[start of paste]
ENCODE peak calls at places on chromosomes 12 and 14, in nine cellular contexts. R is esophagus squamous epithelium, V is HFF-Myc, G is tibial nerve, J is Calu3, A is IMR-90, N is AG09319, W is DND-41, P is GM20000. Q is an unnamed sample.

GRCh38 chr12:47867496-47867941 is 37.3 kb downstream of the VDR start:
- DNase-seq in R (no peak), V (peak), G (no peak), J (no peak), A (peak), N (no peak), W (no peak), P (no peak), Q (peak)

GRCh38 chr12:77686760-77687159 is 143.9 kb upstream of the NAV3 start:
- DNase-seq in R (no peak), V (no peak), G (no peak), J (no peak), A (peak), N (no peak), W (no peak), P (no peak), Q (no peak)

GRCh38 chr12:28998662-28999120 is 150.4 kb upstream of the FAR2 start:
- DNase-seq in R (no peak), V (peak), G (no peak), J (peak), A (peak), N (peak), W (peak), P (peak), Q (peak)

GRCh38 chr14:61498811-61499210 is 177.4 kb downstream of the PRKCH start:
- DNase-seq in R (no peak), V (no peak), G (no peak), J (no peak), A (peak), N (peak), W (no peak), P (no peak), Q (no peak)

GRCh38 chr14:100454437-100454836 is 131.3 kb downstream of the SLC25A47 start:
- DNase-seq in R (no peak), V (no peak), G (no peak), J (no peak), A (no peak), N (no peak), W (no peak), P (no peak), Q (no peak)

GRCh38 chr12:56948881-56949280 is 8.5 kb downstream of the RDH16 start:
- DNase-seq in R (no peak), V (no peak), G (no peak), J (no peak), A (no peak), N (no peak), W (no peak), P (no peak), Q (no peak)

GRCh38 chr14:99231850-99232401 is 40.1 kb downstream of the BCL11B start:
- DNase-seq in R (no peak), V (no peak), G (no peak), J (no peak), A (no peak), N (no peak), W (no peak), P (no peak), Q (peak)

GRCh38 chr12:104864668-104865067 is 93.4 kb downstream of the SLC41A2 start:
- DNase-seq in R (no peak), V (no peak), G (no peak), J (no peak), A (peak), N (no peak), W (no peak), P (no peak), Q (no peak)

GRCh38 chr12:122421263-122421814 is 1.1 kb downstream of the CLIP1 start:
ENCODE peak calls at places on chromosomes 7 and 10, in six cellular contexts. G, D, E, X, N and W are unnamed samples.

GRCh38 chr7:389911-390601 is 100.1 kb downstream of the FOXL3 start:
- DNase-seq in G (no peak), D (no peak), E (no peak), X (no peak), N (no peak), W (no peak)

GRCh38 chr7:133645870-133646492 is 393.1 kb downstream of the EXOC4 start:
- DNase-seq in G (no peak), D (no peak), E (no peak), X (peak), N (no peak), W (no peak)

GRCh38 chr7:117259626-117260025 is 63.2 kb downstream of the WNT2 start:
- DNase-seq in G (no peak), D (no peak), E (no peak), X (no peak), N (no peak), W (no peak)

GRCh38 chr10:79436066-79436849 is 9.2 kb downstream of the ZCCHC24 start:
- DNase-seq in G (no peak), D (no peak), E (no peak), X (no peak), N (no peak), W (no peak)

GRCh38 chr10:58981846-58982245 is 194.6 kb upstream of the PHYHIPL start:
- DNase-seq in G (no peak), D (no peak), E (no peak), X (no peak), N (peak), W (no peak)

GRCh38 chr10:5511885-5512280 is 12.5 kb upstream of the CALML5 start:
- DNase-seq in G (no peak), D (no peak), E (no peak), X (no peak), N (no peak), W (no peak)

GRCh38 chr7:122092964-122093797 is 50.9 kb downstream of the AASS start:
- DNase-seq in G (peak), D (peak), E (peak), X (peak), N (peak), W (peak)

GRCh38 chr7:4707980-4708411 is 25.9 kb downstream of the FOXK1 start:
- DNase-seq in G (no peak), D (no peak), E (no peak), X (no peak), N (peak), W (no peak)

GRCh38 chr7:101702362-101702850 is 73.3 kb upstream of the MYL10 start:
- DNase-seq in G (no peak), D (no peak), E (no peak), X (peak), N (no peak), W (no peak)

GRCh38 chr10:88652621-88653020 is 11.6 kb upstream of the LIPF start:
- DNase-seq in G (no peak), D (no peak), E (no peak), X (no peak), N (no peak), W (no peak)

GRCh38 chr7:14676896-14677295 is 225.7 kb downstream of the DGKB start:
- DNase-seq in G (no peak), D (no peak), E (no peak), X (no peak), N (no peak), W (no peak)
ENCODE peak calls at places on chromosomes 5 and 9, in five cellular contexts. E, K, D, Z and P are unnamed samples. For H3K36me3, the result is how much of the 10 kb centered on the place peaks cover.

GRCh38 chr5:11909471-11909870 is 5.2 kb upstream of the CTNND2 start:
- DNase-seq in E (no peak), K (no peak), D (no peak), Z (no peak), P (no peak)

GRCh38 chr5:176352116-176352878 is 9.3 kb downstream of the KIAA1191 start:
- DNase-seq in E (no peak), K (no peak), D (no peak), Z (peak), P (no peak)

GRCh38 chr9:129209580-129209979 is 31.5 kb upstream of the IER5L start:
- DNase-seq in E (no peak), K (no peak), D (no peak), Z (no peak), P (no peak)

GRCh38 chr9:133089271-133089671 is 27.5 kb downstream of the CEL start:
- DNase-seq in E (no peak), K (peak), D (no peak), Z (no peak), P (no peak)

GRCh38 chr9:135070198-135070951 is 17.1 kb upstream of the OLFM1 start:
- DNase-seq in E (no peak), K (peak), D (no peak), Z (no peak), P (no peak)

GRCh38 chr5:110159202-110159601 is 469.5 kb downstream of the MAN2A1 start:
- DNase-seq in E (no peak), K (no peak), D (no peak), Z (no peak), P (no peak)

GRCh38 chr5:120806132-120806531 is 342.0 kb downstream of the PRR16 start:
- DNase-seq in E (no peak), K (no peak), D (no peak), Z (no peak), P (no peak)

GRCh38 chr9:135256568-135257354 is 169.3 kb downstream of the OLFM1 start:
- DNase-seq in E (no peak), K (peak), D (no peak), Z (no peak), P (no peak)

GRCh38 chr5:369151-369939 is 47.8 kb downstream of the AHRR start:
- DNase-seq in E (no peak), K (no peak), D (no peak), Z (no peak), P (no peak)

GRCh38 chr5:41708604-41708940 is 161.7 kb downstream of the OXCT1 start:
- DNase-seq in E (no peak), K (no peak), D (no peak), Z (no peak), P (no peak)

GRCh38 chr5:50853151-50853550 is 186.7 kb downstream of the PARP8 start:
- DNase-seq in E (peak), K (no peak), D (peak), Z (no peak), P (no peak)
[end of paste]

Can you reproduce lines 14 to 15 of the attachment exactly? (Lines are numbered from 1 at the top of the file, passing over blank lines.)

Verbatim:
GRCh38 chr14:99231850-99232401 is 40.1 kb downstream of the BCL11B start:
- DNase-seq in R (no peak), V (no peak), G (no peak), J (no peak), A (no peak), N (no peak), W (no peak), P (no peak), Q (peak)